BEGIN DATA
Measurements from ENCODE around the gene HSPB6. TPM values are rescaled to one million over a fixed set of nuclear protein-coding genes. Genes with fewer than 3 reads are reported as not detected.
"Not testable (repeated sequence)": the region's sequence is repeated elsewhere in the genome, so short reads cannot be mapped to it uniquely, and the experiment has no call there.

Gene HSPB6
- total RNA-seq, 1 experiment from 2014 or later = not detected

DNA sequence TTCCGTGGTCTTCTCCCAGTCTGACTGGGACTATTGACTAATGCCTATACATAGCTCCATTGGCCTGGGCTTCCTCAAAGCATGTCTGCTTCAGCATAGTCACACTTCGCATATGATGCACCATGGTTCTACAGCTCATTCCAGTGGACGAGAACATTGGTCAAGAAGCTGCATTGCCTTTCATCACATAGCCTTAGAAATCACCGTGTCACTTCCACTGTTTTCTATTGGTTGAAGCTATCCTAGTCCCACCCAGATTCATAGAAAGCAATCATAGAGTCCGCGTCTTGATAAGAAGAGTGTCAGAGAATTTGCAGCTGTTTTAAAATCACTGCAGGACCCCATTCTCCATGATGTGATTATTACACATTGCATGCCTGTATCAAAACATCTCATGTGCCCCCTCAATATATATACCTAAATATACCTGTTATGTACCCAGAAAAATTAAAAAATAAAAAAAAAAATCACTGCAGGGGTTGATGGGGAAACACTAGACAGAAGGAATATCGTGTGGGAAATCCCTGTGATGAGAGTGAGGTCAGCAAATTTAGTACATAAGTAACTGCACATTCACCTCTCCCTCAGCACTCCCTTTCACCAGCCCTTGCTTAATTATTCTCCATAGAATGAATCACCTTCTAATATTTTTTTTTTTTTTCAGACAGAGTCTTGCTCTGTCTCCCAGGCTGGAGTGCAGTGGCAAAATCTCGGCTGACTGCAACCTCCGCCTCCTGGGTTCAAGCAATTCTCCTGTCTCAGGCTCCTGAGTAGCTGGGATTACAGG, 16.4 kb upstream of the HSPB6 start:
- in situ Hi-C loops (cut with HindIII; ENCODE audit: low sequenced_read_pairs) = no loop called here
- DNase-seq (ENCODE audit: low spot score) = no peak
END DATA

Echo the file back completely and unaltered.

Measurements from ENCODE around the gene HSPB6. TPM values are rescaled to one million over a fixed set of nuclear protein-coding genes. Genes with fewer than 3 reads are reported as not detected.
"Not testable (repeated sequence)": the region's sequence is repeated elsewhere in the genome, so short reads cannot be mapped to it uniquely, and the experiment has no call there.

Gene HSPB6
- total RNA-seq, 1 experiment from 2014 or later = not detected

DNA sequence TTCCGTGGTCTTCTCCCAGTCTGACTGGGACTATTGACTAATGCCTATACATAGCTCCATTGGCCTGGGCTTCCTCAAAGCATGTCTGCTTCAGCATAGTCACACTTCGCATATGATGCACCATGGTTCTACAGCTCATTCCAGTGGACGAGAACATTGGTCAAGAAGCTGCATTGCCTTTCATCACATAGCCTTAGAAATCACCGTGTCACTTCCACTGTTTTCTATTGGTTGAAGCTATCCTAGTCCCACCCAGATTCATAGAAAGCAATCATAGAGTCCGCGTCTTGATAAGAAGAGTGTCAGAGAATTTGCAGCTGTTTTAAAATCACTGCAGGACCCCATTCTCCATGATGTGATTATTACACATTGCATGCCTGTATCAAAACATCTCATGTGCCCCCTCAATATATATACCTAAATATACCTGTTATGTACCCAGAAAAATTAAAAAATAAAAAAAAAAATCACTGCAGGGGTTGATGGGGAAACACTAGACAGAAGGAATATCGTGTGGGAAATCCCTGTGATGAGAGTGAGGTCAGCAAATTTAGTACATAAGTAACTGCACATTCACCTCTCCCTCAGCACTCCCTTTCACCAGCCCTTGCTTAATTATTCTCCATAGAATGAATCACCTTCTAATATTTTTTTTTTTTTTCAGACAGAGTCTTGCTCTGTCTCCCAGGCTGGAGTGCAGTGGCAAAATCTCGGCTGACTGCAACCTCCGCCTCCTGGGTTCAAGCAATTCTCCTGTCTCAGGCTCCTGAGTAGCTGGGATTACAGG, 16.4 kb upstream of the HSPB6 start:
- in situ Hi-C loops (cut with HindIII; ENCODE audit: low sequenced_read_pairs) = no loop called here
- DNase-seq (ENCODE audit: low spot score) = no peak